Self-insured employers are fundamentally in the business of “buying health care”. A 1,000-employee company is going to spend $15 million on health care annually; most of that spending is on the same things each year, like MRIs, joint replacements, and drug infusions. When businesses are regularly spending such a significant amount of money, they have departments and tools dedicated to evaluating purchases. The people in these departments make sure that all the purchased units are competitively priced, efficiently delivered, paid correctly, and of high quality. Health care should not be an exception to this practice. 

Employer-sponsored health care is the only industry where purchasers spend billions per day yet do not judge their performance by how good their purchases were. Instead, a framework from insurance is used to evaluate purchasing. This framework focuses on aggregate metrics built to estimate future costs, rather than more actionable measures on the effectiveness of expenditures. Plan sponsors and their consultants focus on “risk management” when they should instead be focusing on “supply chain management”.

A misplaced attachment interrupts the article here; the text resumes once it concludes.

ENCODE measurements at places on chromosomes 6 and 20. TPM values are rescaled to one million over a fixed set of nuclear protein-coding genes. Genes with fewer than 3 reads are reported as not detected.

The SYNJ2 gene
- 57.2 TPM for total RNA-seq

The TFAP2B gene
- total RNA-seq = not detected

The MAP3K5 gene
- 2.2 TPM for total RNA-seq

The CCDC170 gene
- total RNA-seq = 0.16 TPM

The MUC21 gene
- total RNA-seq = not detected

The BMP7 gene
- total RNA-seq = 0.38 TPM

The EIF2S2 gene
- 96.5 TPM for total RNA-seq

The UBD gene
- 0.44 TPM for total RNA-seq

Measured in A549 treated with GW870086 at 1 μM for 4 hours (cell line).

Supply chain management has the tool set the industry needs to create a better and more efficient healthcare system. 


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